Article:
The Tower of Rottweil

Look – no Ropes!

Smart Elevators - Look – no Ropes - ThyssenKrupp

When you take a ride on the autobahn from Stuttgart to Lake Constance, you cannot fail to spot an astonishing building: in Rottweil, German elevator producer Thyssen-Krupp built a 246-meter (807 ft) high tower, where they test and certify new elevator technology. They hope to significantly shorten development times for future skyscrapers and developments already under construction. In the tower there are 12 shafts – it features elevators going up to 18 m/s (more than 60 km/h) and others that work without ropes. But the company also runs test towers in Cheonan (Korea) and in Zongshan (China) – a fourth one will be finished in Atlanta in 2021.

The system may also be used for transport outside of buildings – and in so doing make big changes in the way we move around in the future. Intelligent elevators already help make the world more comfortable in hotels: Savioke Relay is a robot that autonomously delivers items to guest rooms. To be able to do this, it must be able to ride in elevators. KONE Elevators and Savioke have connected their systems to make this possible. Elevators arrive automatically at the floor where the robot has to enter and takes it to its destination. Alexander Foster, director of rooms at EMC2 Hotel in Chicago, where the system was first deployed, said: “We find that our guests have higher expectations now more than ever, especially in this technology world where everything’s connected to social media. When they get here, the robots and their relationship with the elevators blow their mind.”

New elevator will offer significantly shorter wait times, increased capacity, a smaller footprint, and substantially reduced weight and mass. Lift systems with multiple cabins that travel up one shaft and down the other in one continuous loop similar to a circular train system on a vertical plane are already entering the market.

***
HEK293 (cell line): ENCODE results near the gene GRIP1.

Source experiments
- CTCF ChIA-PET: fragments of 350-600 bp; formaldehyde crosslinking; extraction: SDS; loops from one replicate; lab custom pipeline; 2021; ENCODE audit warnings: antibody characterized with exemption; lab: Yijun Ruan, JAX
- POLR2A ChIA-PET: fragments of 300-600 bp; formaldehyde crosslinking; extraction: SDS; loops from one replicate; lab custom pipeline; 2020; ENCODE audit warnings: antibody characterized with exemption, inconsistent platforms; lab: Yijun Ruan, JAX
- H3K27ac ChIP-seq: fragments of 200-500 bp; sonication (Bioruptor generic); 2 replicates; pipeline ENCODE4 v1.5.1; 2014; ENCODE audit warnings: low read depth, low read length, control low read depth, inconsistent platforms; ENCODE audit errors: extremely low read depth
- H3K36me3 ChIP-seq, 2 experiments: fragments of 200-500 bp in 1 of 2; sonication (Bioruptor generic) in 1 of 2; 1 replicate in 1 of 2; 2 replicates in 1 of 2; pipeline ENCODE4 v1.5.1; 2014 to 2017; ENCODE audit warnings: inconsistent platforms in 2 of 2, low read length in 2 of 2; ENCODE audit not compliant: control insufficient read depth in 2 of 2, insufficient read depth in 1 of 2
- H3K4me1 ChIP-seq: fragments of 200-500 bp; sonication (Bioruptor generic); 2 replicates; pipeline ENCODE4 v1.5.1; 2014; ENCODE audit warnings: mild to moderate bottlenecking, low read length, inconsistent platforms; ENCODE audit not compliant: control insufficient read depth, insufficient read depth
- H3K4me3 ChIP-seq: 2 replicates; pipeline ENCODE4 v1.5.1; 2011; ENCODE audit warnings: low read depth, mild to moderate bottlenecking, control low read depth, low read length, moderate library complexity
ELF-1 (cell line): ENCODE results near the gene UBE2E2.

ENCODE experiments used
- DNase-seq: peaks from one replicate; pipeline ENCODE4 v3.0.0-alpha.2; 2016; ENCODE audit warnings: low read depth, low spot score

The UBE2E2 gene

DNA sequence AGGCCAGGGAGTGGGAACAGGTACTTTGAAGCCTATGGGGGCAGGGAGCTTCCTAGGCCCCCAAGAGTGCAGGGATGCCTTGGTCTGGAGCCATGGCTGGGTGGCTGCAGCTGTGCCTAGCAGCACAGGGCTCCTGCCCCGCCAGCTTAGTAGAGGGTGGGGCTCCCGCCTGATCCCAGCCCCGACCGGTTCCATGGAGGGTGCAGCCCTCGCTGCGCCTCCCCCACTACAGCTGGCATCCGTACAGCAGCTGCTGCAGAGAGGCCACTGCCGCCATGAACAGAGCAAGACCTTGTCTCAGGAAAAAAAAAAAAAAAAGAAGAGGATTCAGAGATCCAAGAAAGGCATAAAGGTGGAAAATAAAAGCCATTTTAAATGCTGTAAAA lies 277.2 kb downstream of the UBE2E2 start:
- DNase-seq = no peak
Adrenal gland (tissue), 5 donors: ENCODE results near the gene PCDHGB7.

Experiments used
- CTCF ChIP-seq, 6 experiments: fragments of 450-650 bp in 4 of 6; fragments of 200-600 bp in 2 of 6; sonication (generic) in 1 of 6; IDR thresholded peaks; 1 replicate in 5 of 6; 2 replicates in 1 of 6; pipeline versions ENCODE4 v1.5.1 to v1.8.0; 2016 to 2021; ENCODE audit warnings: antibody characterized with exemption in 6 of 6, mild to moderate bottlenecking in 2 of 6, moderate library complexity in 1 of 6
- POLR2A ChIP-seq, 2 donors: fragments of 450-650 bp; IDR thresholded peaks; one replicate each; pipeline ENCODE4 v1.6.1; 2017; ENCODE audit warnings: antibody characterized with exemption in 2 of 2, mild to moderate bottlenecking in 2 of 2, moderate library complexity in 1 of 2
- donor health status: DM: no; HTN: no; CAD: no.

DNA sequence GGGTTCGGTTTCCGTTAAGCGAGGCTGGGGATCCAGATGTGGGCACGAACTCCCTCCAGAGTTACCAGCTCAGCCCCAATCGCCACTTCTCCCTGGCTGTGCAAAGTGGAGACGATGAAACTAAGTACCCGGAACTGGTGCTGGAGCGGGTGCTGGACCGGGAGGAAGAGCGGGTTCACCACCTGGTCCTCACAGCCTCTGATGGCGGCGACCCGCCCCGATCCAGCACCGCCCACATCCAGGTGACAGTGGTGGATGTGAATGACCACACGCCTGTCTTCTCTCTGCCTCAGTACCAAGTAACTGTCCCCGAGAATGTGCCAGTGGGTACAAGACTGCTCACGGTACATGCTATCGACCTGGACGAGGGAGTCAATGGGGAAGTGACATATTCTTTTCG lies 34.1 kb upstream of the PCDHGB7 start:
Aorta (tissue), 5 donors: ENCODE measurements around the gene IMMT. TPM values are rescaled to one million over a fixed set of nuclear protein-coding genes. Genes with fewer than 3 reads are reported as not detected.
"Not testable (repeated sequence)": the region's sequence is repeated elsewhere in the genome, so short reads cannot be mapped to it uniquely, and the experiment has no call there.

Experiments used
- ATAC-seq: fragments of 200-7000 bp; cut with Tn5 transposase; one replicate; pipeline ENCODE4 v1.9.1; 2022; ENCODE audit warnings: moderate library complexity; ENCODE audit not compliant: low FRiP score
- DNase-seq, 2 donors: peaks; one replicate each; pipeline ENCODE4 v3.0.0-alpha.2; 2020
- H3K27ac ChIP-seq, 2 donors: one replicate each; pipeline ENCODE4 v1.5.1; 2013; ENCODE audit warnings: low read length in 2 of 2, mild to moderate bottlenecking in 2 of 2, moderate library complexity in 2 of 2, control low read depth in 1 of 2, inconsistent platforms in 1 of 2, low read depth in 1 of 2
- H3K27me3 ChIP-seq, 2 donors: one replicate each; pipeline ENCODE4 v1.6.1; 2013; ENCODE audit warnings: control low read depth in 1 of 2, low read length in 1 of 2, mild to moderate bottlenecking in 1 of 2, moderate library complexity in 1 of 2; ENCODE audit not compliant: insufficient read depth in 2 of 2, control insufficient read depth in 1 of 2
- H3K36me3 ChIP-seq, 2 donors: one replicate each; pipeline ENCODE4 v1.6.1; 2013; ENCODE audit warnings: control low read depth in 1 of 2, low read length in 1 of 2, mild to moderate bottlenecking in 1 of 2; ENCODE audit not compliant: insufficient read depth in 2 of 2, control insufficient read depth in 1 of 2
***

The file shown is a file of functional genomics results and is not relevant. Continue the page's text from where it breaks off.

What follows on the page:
And the best part? Passengers don’t even notice a difference, and the doors open every 15 to 30 seconds. The future of elevators, it seems, looks very uplifting indeed.

Interview: Michael Baer, Bosch Service Solutions

Bosch Service Solutions has developed a solution they call Bosch Elevator Monitoring. It allows adding communication skills to existing elevators. Smart Industry talked with Michael Baer, Senior Product Manager at Bosch Service Solutions.

Bosch has developed a system that gives older elevators access to digital technology – why don’t you concentrate on new installations?
Many existing elevators – especially in office buildings – are over 20 years old. It is costly to replace them – but when an elevator stops running the costs continue. Ideally, they should never stop running. That’s why we decided to develop an intelligent system to help reduce downtime for older installations that can easily be installed in any existing building.

How long does it take to install the hardware?
We wanted to have a system that can be installed on any elevator in less than 30 minutes. The sensor box we developed together with our partner SafeLine makes this possible. It is attached to the roof of a cabin with another sensor attached to the door. Then the car has to do one stop at each floor – and the installation is complete.

An elevator should never stop.
Michael Baer, Senior Product Manager at Bosch Service Solutions


Can elevator data be collected independently from the manufacturer?
Absolutely – intelligent algorithms allow the box to detect relevant data from all types of elevators. After a first data analysis within the box, important data is transferred to cloud servers via a 4G connection. The antenna was specially designed to connect in surroundings with low network coverage to ensure reliable data transfer.

How is the data analyzed – and how can building operators make use of it?
If an elevator stops working, our system will detect this immediately. But the sensors also notice smaller disturbances. Technicians may then take a closer look at the installation and do necessary maintenance before the elevator stops working. Traditionally elevators were checked after fixed intervals. Elevator Monitoring allows these intervals to be adjusted to the actual wear and tear. In many cases, technicians will not only know where to look for the error in advance but also which spare parts to bring. This reduces downtime and saves the building operator a lot of money.